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Amsterdam was preparing Monday to paint the town orange ahead of the enthronement of king Willem-Alexander, with millions across The Netherlands geared up to say farewell to a much-adored queen after 33 years.
Willem-Alexander, 46, his future queen Maxima, 41, and their three young daughters arrived to cheers from onlookers and press at Amsterdam's Nieuwe Kerk for a final dress rehearsal on Monday.
The 600-year-old church on Tuesday will be the scene of Willem-Alexander's investiture as the first Dutch king in more than 120 years following the abdication of his mother, Queen Beatrix, 75, earlier in the day.
The outgoing queen paid homage to her son, his wife, and her late husband prince Claus in her final address to the nation on prime-time television late Monday.
"Not power, nor personal will, nor hereditary authority, but only the will to serve the community can give substance to a contemporary monarchy," said an emotional Beatrix.
Willem-Alexander is well-prepared for the task ahead of him and will stand above party and group interests, she said.
The day's ceremonies will be attended by those waiting in line for thrones around the world, including Britain's Prince Charles, Spain's Prince Felipe and Japan's Prince Naruhito and his wife Crown Princess Masako, who is on her first trip abroad in nearly seven years.
-- 'Amsterdam is ready' --
Some fanatics were preparing to spend the night on Dam Square, a stone's throw away from the royal palace where Beatrix will sign the act of abdication.
"We want to spend the night here because we want a great view of the balcony scene," Reina Reyes, a Venezuelan who has been living in The Netherlands for a decade, told AFP.
"We are big fans of the Dutch royals, and the fact that Maxima is from South America is also special for us," said Reyes, 59, wearing a bright orange outfit and an orange crown inscribed with the name "Maxima".
Her husband Asarubal was wearing a similar outfit with a crown that said "Willem-Alexander", also in orange, the official colour of the Dutch royal house.
Some of the 10,000-strong police contingent to be deployed around the city used bomb-hunter sniffer dogs and inspection mirrors to ensure the safety of the expected 25,000 orange-clad onlookers who will cheer the royals as they appear on the palace balcony.
Municipal workers were doing a final clean-up around a huge stage erected for hundreds of photographers and television cameras wanting to film the balcony scene.
"We will do everything to ensure that people can enjoy the day in a safe way," Amsterdam's mayor Eberhard van der Laan said at a final press conference on Sunday evening.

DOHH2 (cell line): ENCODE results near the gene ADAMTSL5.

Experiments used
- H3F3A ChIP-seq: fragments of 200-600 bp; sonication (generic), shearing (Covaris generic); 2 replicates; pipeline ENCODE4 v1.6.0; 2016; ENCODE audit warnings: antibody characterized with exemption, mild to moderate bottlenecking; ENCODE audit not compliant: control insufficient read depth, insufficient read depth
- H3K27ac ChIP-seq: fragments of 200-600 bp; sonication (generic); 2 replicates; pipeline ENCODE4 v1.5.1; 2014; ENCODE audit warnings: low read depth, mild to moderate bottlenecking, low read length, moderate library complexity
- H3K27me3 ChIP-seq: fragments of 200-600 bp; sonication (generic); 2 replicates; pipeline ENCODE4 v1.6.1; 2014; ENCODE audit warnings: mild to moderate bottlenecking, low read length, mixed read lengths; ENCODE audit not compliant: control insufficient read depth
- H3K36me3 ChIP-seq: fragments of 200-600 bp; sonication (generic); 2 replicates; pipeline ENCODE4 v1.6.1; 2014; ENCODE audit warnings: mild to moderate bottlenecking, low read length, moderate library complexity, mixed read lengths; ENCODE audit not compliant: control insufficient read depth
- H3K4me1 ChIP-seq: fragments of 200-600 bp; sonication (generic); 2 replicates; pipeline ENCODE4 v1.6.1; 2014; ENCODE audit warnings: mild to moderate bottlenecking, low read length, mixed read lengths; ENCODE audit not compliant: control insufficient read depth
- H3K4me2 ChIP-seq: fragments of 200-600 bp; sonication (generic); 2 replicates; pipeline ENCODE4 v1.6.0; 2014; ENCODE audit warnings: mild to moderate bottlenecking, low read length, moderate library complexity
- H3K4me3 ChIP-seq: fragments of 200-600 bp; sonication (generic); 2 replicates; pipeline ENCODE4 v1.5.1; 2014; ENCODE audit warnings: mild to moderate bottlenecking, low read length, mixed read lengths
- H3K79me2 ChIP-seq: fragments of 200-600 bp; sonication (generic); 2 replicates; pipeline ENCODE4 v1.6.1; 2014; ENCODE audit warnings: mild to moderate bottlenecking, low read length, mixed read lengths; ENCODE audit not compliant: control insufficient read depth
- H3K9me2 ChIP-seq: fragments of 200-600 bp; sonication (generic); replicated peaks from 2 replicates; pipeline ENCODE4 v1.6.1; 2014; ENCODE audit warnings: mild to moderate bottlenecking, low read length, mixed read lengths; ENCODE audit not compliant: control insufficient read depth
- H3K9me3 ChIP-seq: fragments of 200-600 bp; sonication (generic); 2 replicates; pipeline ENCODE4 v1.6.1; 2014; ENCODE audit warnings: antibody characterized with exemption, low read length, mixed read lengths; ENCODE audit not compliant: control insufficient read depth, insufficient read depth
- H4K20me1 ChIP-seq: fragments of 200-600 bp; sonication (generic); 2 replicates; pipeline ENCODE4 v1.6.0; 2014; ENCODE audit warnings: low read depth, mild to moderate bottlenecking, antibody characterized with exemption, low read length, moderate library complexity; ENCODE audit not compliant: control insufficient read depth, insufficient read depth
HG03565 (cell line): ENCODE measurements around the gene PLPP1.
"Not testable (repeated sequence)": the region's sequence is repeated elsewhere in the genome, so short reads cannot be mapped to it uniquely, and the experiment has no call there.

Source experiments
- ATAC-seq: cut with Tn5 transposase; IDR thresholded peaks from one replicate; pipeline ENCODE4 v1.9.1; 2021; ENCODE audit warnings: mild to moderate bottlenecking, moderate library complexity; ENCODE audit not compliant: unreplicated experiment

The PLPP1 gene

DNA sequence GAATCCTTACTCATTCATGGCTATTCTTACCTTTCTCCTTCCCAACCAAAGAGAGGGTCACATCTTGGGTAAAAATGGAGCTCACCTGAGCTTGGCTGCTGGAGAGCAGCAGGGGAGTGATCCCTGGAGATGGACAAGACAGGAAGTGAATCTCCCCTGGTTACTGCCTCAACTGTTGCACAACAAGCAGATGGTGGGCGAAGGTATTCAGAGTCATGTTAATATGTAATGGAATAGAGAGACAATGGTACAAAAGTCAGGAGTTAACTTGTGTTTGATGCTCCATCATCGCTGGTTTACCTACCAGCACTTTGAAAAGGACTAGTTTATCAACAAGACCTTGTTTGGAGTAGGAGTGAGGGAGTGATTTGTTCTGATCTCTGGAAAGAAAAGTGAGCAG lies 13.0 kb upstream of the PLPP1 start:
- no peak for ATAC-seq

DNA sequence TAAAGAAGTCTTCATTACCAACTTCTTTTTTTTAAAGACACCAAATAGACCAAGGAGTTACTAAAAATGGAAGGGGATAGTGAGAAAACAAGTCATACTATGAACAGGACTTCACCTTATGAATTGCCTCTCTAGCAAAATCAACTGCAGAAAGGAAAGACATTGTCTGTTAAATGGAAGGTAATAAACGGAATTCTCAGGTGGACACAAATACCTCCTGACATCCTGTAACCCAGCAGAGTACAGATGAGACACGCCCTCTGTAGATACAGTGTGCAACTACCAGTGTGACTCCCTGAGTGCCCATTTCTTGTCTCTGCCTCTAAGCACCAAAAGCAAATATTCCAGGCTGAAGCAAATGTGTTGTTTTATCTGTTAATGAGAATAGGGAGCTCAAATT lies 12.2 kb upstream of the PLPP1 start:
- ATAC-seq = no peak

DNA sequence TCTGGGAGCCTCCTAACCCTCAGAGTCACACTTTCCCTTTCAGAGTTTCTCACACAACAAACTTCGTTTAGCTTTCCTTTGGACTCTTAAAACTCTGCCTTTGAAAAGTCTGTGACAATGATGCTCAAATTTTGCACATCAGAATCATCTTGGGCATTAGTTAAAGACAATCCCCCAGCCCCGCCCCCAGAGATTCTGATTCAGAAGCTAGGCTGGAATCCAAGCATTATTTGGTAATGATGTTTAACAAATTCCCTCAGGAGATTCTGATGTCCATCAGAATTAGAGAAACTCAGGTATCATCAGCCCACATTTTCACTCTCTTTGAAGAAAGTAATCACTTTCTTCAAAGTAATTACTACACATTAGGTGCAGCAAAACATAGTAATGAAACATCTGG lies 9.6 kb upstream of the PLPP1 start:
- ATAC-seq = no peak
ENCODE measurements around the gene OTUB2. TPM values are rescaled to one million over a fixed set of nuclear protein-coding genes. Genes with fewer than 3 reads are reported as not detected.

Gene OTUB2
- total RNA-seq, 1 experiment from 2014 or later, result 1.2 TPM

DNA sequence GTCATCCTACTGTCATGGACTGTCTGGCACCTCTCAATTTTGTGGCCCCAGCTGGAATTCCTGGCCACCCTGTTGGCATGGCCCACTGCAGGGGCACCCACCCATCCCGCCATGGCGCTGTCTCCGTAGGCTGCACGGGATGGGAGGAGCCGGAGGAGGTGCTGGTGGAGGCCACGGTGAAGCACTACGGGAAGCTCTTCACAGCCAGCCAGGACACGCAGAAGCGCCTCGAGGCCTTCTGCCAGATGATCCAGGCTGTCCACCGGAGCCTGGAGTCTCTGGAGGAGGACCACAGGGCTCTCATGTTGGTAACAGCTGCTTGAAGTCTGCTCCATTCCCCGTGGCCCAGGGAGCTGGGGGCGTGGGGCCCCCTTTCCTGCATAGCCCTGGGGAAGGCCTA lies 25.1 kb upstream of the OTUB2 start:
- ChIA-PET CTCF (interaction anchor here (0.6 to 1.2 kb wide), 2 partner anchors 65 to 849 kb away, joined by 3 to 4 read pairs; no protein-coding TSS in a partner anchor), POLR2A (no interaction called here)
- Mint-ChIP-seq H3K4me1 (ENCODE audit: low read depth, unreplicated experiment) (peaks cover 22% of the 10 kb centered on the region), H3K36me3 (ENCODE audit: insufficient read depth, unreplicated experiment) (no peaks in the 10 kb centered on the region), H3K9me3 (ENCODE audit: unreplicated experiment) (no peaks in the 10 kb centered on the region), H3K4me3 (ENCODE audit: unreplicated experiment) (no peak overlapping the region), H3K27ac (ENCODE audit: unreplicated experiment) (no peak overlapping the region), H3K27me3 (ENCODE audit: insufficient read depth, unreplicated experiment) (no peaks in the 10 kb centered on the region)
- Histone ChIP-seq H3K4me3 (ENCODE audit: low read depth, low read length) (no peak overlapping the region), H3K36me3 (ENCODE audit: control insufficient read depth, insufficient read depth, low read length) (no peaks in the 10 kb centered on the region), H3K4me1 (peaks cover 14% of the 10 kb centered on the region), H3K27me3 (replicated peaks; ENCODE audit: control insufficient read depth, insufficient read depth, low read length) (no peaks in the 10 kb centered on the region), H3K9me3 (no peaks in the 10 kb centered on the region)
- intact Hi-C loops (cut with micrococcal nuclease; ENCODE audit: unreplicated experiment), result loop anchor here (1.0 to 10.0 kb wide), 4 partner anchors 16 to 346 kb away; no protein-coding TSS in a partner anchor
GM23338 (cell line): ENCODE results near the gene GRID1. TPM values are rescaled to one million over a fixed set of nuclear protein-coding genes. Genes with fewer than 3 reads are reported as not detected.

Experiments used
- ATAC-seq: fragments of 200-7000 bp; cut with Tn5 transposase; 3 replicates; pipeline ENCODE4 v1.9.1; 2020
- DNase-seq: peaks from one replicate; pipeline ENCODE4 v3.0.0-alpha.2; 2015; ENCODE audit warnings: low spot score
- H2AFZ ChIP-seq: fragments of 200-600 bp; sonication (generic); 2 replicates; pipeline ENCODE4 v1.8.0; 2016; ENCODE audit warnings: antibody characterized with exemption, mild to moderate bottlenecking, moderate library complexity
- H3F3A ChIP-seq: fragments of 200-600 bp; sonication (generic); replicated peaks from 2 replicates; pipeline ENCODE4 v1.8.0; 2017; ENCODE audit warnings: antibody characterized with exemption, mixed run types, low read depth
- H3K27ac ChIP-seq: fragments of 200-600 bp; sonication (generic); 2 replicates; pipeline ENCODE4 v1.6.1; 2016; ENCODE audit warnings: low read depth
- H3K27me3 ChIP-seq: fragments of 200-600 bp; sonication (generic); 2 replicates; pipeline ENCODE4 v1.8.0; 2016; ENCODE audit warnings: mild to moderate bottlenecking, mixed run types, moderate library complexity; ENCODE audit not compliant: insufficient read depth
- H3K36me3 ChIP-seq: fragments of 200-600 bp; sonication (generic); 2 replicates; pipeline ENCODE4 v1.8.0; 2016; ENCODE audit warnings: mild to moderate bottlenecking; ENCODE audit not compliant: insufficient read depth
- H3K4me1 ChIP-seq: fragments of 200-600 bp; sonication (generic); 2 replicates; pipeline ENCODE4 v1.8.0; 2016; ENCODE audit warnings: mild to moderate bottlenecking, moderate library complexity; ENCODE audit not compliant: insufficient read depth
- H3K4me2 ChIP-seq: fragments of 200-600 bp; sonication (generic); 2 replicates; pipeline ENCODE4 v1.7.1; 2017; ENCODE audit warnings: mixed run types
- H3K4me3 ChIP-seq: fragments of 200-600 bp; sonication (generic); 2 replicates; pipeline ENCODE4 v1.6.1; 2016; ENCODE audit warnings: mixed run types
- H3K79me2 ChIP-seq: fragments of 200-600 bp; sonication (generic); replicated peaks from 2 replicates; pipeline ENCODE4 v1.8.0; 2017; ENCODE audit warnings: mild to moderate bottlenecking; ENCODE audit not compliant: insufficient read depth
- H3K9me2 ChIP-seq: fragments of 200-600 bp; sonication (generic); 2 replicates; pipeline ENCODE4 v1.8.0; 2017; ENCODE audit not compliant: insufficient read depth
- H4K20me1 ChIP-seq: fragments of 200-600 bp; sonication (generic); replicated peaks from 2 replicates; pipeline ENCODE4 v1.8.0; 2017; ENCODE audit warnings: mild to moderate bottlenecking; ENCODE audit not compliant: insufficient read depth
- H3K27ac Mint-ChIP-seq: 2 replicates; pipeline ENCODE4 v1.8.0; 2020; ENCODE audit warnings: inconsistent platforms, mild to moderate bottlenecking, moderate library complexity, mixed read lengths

Authorities on Monday closed off Amsterdam airspace for civilian aircraft for three days and issued strict orders prohibiting the use of drones on Tuesday, with rooftop snipers to monitor the situation.
"The most important places around Amsterdam will continuously be searched throughout Monday night," Dutch army Major Ruud de Jong told AFP.
Amsterdam's population is set to double with at least 800,000 visitors flooding the city's streets and canals which will be decked out in yet more orange.
Pointing to the magnitude of the occasion, Prime Minister Mark Rutte said: "This is a large-scale event in every way and had to be organised in only three months," after Beatrix announced her abdication in January.
"Amsterdam will be the orange capital of the world," Rutte said.
Elsewhere in the city, some 1,000 people took part in final rehearsals for the so-called "Koningsvaart", the water pageant planned for Tuesday night during which the new king and queen will sail on the city's Ij river, greeting adoring crowds along its banks.
Official farewells to Beatrix, who is to become princess again, include a sumptuous gala dinner in her honour held at the city's landmark Rijksmuseum on Monday evening.
Famed for its Dutch masterpieces such as Rembrandt's "Night Watch", the museum was closed to visitors in anticipation of the dinner which will include royals and other high-ranking dignitaries.
The guests sat down to the dinner in the museum's Eregalerij (Gallery of Honour), in the shadow of the "Night Watch".
Meanwhile, ordinary Dutch citizens are also preparing to get into the swing of things with traditional "Koninginnenacht", or Queens's Night, celebrations planned all over The Netherlands.
In many city centres including The Hague, Rotterdam, Arnhem and elsewhere, live entertainment and dance parties are planned, as well as street parties and concerts in many neighbourhoods.
"The new king is ready, the Dutch are ready and Amsterdam is ready," said mayor Van der Laan.